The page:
While Ivacy isn't quite as reputable as the other VPNs listed above, it's dirt cheap for quite a speedy service — one speedtest on the Whirlpool forums had the VPN performing at the same speeds as their connection did without the VPN. At $1.83 a month (when you purchase a yearly subscription) it's not a hard sell for anyone who might be strapped for cash. Just be careful about their 7-day money-back guarantee, which is only valid if less than 500mb in data transfers have been made.
While Ivacy do offer live chat support, the service isn't available 24 hours a day — though you can leave a message for support staff to get back to you as soon as they're able. Ivacy doesn't keep logs and does have a kill switch, as well as allowing the connection of a decent 5 devices simultaneously.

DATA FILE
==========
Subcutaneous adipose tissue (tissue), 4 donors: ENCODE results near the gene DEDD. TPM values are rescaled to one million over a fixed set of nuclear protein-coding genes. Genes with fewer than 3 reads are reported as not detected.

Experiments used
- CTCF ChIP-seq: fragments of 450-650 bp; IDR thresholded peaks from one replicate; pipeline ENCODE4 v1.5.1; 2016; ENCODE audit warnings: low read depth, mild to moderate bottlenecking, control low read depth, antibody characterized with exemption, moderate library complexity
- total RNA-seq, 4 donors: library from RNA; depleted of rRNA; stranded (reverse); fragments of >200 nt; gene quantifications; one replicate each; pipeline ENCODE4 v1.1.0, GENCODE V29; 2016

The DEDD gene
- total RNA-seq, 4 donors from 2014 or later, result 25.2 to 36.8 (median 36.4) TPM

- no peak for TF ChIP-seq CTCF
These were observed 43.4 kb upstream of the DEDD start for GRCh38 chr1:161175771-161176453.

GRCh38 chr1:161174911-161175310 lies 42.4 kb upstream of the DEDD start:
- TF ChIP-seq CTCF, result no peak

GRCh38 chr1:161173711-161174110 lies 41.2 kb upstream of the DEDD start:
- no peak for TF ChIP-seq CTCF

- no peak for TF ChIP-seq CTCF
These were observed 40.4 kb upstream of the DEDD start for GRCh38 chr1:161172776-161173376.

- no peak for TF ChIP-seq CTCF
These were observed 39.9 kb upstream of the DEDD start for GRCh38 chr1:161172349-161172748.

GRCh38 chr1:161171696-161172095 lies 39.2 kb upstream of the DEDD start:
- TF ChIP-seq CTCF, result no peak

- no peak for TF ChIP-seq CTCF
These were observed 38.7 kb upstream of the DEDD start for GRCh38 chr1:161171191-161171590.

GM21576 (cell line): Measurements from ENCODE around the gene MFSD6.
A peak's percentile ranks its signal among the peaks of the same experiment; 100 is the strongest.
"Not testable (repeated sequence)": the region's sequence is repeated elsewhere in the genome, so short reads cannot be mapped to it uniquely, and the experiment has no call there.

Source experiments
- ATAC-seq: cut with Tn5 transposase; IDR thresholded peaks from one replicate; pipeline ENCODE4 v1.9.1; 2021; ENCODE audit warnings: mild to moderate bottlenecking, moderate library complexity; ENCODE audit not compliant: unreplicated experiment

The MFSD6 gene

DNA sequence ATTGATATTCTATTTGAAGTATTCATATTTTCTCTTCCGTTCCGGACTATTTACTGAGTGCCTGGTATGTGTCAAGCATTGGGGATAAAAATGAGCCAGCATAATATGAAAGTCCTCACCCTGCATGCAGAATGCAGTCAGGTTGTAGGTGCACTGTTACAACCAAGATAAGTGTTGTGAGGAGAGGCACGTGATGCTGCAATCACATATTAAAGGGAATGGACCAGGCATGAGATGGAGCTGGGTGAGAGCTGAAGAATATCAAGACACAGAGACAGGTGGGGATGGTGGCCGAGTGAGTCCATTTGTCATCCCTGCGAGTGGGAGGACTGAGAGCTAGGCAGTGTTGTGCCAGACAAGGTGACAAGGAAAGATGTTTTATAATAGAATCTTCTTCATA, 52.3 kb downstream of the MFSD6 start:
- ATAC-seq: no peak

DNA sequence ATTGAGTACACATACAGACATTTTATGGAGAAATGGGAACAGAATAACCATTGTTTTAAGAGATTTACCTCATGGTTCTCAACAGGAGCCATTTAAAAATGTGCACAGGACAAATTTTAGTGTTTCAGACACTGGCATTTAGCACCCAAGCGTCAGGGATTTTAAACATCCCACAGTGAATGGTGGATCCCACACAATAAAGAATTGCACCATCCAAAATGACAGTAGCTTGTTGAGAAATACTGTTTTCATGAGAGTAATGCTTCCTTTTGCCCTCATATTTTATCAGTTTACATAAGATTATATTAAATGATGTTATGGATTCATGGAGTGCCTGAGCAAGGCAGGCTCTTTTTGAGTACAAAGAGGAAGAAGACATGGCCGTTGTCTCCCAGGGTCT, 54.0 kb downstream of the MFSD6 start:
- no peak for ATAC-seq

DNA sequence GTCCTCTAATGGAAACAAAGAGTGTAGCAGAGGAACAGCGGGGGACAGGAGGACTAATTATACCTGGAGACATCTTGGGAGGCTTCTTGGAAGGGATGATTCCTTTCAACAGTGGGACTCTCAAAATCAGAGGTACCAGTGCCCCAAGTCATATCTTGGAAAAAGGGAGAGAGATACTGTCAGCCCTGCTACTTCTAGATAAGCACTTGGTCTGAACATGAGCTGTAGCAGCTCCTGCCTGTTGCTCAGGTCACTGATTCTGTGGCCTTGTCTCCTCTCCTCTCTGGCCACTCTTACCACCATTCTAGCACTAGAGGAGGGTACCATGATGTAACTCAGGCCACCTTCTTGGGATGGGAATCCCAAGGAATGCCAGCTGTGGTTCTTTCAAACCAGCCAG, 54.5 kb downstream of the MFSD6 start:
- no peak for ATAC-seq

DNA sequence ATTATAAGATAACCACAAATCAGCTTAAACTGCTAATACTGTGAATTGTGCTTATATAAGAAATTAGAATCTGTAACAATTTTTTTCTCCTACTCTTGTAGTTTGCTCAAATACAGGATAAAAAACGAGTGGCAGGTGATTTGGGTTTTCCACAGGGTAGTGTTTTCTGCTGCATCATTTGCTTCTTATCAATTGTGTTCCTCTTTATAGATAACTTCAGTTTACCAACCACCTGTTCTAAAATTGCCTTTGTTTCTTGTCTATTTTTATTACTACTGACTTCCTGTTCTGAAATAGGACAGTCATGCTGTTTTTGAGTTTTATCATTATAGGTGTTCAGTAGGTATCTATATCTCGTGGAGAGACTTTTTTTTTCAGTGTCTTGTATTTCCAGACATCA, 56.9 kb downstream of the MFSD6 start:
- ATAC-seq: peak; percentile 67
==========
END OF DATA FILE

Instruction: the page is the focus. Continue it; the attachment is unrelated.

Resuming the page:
Ivacy does seem able to unblock US Netflix, and though it can be a bit of a process that's not unusual for anyone who's been playing VPN hopscotch with Netflix. Their support staff are reportedly happy to help you connect.
It does have a slightly dodgy history of essentially bribing bloggers and reviewers with free subscriptions, however, so some of the more glowingly positive reviews and comments should be taken with a very large grain of salt.
At a glance:
- Monthly Subscription: $8.00
- Yearly Subscription: $48.00 ($4.00/month)
- 80 servers worldwide
- Can you access US Netflix?: Results vary
NordVPN is another decently cheap option with good flexibility. It has a standard price of $48 for an annual subscription, though a current offer has the same for $36 at the time being. It offers a wide range of compatibility for a whole bunch of different devices and operating systems, although it only allows you to have two simultaneous streams at a time.